A massive Antarctic glacier is in irreversible decline and will add up to a centimeter to world sea levels in the next 20 years, claim polar scientists.
A new paper in Nature Climate Change describes how the Pine Island Glacier (PIG) has been shedding ice into the ocean at a dramatically increasing rate. Using observations on the grounds and from satellites, the team says the rate of loss has increased from 20 gigatonnes a year between 1992 and 2011 to about 100 gigatonnes a year. The team estimates the rate of loss will continue at this rate for the foreseeable future.
As the PIG's flow into the sea increases, the grounding line – the point where the glacier leaves land and floats on the ocean – has retreated by tens of kilometres. This allows warming ocean currents to break off larger chunks of the glacier, increasing the speed with which it slides into the ocean.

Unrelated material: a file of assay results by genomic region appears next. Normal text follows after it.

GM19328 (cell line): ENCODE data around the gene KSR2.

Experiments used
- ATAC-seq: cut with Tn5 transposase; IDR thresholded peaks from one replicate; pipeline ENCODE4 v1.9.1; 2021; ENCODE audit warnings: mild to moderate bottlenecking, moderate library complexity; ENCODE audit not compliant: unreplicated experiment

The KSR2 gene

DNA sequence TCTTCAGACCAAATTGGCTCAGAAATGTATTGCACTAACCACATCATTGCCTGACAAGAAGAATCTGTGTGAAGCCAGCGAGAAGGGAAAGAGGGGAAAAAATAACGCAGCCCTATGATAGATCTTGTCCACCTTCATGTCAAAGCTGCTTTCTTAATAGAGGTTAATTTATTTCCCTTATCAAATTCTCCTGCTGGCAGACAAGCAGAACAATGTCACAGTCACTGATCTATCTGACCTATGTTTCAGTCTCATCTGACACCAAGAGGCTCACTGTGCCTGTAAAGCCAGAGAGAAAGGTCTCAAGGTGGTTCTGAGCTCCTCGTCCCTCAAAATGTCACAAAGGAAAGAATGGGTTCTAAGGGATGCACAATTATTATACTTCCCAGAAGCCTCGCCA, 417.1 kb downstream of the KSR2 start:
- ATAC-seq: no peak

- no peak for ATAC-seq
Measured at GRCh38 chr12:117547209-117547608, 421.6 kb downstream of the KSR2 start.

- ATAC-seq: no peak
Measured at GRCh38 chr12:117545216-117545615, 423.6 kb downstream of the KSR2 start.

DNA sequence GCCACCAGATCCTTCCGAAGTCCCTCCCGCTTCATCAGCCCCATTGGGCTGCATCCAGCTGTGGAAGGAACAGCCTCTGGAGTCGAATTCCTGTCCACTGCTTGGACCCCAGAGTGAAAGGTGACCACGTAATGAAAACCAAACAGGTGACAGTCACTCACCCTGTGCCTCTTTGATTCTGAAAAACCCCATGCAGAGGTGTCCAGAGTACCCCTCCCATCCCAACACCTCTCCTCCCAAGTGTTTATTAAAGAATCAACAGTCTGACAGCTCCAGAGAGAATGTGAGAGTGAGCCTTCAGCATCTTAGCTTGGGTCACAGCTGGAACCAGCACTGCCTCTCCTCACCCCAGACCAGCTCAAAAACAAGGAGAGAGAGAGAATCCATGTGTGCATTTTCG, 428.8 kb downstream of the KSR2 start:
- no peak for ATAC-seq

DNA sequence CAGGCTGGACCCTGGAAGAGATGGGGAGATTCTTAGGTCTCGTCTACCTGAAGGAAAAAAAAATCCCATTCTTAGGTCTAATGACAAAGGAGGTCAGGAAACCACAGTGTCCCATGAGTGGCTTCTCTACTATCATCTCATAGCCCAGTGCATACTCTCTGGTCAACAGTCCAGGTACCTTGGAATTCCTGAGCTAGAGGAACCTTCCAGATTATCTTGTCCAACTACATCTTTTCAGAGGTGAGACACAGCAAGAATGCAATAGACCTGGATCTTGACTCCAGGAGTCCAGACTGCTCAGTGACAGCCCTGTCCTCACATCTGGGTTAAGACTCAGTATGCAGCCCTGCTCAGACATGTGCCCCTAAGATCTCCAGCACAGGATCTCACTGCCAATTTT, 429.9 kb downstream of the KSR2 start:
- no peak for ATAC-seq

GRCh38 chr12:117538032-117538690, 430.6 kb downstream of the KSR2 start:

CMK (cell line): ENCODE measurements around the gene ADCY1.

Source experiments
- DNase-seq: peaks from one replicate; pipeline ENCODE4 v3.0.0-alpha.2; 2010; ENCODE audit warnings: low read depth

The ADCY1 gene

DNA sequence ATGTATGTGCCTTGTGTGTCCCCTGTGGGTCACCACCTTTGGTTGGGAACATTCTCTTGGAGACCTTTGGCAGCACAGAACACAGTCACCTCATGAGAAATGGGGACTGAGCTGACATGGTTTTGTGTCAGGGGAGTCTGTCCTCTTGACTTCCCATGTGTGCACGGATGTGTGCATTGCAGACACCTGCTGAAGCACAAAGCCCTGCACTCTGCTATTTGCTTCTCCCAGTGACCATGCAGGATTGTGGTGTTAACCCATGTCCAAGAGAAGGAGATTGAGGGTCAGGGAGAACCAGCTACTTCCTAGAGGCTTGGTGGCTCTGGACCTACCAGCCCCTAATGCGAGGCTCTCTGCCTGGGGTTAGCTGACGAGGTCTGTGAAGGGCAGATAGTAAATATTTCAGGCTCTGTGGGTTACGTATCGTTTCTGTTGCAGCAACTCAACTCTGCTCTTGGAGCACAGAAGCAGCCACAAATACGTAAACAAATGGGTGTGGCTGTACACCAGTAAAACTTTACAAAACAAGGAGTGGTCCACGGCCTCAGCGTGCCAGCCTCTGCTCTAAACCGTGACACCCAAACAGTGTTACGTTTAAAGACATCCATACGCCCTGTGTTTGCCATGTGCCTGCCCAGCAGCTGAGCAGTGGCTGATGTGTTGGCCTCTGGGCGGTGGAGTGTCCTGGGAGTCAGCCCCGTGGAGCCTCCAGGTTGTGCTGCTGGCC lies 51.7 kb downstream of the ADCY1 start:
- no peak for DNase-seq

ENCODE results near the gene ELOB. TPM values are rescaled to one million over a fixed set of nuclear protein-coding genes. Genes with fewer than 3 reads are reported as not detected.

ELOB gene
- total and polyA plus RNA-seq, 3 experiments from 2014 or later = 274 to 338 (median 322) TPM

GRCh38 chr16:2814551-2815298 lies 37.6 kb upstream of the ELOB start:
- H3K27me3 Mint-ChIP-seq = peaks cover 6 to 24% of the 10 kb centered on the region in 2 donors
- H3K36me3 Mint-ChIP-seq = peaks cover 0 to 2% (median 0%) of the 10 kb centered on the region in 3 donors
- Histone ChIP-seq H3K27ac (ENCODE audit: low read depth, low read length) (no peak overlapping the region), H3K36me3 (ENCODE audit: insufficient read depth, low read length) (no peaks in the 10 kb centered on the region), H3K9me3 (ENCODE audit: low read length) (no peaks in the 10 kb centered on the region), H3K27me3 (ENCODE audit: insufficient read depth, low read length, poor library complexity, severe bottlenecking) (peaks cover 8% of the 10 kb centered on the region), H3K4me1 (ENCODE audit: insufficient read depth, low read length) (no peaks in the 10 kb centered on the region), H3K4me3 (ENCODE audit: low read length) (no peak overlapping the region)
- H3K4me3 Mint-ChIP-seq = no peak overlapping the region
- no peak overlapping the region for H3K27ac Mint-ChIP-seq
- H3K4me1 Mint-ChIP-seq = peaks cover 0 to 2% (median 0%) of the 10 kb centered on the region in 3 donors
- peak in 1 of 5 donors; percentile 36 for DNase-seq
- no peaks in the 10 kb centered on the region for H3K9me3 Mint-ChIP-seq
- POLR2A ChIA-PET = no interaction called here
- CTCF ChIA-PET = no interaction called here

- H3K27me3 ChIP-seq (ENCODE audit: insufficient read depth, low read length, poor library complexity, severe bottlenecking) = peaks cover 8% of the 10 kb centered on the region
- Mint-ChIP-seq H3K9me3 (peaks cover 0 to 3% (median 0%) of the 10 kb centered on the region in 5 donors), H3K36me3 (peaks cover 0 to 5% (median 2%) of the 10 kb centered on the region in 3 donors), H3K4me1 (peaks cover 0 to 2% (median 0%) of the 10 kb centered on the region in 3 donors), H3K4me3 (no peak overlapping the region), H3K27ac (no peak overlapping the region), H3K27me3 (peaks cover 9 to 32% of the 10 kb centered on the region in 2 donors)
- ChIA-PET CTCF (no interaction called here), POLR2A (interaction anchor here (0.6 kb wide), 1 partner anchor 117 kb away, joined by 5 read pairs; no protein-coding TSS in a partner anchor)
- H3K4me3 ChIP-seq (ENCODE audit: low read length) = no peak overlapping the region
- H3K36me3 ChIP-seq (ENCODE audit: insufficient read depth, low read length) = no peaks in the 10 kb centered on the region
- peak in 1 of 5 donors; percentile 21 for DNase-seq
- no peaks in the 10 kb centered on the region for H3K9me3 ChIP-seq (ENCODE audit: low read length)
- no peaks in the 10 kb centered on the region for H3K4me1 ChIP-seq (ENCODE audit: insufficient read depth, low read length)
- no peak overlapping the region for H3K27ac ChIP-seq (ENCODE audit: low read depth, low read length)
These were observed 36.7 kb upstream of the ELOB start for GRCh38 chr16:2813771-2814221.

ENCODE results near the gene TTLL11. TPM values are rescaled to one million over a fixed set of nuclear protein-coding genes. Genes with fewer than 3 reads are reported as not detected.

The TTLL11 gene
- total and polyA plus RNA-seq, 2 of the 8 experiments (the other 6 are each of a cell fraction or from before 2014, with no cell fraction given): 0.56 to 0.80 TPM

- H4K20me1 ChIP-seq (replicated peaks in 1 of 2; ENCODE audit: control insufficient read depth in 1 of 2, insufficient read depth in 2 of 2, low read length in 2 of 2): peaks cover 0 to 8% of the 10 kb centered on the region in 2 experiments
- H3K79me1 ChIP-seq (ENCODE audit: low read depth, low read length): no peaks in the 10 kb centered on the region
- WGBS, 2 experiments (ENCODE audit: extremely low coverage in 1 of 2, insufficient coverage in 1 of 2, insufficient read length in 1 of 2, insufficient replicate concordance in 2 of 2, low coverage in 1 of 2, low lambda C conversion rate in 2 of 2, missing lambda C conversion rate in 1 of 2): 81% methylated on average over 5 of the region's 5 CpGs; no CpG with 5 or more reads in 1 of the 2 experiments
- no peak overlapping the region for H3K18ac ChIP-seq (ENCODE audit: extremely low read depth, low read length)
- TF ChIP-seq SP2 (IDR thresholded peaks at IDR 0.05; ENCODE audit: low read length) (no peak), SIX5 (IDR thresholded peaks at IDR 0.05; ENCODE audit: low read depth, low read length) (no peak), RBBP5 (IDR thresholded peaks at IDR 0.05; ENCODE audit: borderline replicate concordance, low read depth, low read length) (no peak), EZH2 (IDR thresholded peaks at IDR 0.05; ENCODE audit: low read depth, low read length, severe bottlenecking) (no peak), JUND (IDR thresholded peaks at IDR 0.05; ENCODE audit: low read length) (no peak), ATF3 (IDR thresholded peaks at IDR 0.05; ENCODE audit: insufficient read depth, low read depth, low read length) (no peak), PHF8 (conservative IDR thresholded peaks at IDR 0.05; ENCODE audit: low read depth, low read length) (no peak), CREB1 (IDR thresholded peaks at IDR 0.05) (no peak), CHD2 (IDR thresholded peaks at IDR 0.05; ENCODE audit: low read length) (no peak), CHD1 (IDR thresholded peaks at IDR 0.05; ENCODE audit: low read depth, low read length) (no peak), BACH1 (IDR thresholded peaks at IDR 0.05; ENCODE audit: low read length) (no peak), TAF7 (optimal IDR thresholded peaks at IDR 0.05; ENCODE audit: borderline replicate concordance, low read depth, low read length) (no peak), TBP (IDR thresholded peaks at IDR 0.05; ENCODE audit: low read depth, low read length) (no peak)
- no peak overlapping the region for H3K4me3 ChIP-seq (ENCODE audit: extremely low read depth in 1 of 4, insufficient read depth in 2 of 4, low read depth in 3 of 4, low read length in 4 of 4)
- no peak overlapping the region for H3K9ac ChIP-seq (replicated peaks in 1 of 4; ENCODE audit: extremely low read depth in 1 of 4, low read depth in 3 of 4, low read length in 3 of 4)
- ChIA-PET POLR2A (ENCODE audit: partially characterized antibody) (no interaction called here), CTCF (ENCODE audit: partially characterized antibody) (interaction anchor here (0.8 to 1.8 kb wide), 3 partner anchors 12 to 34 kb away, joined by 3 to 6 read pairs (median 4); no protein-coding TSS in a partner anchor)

"The result is a striking vision of the near future. All the models suggest that this recession will not stop, cannot be reversed and that more ice will be transferred into the ocean," said the paper's lead author Dr Gaël Durand of CNRS, Laboratoire de Glaciologie et de Géophysique de l'Environnement, at the University of Grenoble in France.
The PIG is just part of the West Antarctic Ice Sheet, which the scientists warn is also thinning. The sheet is formed by snow falling on Antarctica and being compressed by its own weight, but the recent paucity of snowfall means the glaciers flowing onto it have been steadily losing mass into the sea.
A team of scientists, led by the British Antarctic Survey, just traversed the entire PIG and mapped it using radar and seismic systems. It found the glacier is thinning at different rates, and encouragingly that between 2010 and 2012 PIG actually thickened slightly, something the team attribute to a La Niña event in the tropical Pacific. ®